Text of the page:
During the martial law period, the Supreme Court heard petitions for habeas corpus. It is most ironic after martial law has allegedly been lifted, that the Supreme Court last April ruled it can longer entertain petitions for habeas corpus for persons detained under a Presidential Commitment Order, which covers all so-called national security cases and which under present circumstances can cover almost anything.
The country is far advanced in her times of trouble. Economic, social and political problems bedevil the Filipino. These problems may be surmounted if we are united. But we can be united only if all the rights and freedoms enjoyed before September 21, 1972 are fully restored.
The Filipino asked for nothing more, but will surely accept nothing less, than all the rights and freedoms guaranteed by the 1935 Constitution – the most sacred legacies from the founding fathers.
Yes, the Filipino is patient, but there is a limit to his patience. Must we wait until that patience snaps?
The nationwide rebellion is escalating and threatens to explode into a bloody revolution. There is a growing cadre of young Filipinos who have finally come to realize that freedom is never granted, it is taken. Must we relive the agonies and the bloodletting of the past that brought forth our republic or can we sit down as brothers and sisters and discuss our differences with reason and goodwill?
I have often wondered how many disputes could have been settled easily had the disputants only dared to define their terms.
So as to leave no room for misunderstanding, I shall define my terms:
1. Six years ago, I was sentenced to die before a firing squad by a military tribunal whose jurisdiction I steadfastly refused to recognize. It is now time for the regime to decide. Order my immediate execution or set me free.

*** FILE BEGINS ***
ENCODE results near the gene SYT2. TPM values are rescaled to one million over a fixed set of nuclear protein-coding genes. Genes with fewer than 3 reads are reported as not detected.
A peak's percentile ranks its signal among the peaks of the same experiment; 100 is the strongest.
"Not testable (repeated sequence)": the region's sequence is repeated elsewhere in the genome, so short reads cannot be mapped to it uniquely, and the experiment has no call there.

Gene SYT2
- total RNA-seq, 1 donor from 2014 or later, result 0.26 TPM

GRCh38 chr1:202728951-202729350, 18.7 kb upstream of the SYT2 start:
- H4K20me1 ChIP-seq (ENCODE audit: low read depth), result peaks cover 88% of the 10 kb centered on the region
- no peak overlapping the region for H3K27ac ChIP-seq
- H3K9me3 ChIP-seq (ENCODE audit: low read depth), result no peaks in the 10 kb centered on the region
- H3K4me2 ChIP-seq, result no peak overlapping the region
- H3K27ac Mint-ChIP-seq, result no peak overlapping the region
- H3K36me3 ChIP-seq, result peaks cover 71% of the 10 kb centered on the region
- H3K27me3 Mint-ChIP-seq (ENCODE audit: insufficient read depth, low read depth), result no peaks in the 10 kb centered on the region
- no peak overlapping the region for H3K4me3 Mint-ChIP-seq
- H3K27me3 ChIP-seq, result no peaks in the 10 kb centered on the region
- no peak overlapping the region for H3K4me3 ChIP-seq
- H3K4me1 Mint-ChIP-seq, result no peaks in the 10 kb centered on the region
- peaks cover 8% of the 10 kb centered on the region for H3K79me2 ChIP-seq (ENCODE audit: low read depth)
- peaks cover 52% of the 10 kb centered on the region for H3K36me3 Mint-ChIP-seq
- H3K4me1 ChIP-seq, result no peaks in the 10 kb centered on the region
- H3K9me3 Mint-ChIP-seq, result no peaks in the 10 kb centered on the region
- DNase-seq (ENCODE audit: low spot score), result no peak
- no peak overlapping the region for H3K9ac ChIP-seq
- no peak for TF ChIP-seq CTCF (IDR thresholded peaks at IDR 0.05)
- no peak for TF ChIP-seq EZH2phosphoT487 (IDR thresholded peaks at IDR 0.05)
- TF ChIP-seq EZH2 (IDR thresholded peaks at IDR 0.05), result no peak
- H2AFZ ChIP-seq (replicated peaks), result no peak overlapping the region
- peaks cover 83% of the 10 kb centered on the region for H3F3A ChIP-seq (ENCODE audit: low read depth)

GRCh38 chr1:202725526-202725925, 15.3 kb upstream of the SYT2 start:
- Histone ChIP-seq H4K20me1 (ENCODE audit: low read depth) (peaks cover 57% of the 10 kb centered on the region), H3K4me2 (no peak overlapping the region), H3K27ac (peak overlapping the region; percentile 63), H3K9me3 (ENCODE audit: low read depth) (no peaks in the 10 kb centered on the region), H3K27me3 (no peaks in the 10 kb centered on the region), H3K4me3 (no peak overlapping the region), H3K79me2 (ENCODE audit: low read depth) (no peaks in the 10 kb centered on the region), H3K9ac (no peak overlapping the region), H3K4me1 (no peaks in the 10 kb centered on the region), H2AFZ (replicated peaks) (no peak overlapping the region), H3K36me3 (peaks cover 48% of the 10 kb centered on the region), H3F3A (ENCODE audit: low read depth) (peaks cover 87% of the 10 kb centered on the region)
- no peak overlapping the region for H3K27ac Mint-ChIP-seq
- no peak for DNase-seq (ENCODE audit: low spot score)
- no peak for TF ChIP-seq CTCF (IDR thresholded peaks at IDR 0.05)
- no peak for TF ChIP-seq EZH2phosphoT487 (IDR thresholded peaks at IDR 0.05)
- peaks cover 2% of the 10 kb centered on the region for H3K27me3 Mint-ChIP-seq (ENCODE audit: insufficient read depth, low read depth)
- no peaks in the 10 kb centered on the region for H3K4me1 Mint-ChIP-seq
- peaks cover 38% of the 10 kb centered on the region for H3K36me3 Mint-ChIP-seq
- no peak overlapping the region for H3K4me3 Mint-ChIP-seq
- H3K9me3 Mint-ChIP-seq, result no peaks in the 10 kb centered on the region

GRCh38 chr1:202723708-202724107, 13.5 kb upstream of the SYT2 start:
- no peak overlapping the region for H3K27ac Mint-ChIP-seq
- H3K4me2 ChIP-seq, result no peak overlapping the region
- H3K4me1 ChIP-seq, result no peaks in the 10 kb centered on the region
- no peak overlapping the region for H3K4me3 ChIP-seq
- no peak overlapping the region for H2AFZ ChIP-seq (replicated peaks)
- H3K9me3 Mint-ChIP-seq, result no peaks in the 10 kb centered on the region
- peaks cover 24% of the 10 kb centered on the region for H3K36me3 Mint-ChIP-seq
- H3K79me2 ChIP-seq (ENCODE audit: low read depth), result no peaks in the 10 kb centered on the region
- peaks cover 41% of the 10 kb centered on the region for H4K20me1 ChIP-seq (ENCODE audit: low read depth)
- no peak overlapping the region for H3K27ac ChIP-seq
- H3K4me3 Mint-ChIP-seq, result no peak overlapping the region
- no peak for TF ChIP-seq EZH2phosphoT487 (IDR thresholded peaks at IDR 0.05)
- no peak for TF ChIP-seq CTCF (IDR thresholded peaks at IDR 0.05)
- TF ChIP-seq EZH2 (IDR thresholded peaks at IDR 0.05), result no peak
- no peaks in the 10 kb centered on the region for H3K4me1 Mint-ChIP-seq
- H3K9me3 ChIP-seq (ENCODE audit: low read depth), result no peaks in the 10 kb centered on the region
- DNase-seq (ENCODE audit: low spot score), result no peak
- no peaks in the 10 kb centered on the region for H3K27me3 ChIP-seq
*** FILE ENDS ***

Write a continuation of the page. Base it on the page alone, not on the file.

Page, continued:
I was sentenced to die for allegedly being the leading Communist leader. I am not a Communist, never was and never will be.
2. National reconciliation and unity can be achieved, but only with justice, including justice for our Muslim and Ifugao brothers. There can be no deal with a dictator. No compromise with dictatorship.
3. In a revolution there can really be no victors, only victims. We do not have to destroy in order to build.
4. Subversion stems from economic, social and political causes and will not be solved by purely military solutions; it can be curbed not with ever increasing repression but with a more equitable distribution of wealth, more democracy and more freedom.
5. For the economy to get going once again, the working man must be given his just and rightful share of his labor, and to the owners and managers must be restored the hope where there is so must uncertainty if not despair.
On one of the long corridors of Harvard University are carved in granite the words of Archibald Macleish: “How shall freedom be defended? By arms when it is attacked by arms; by truth when it is attacked by lies; by democratic faith when it is attacked by authoritarian dogma. Always and in the final act, by determination and faith.”
I return from exile and an uncertain future with only determination and faith to offer—faith in our people and faith in God.
(Reprinted from The New York Times, August 22, 1983)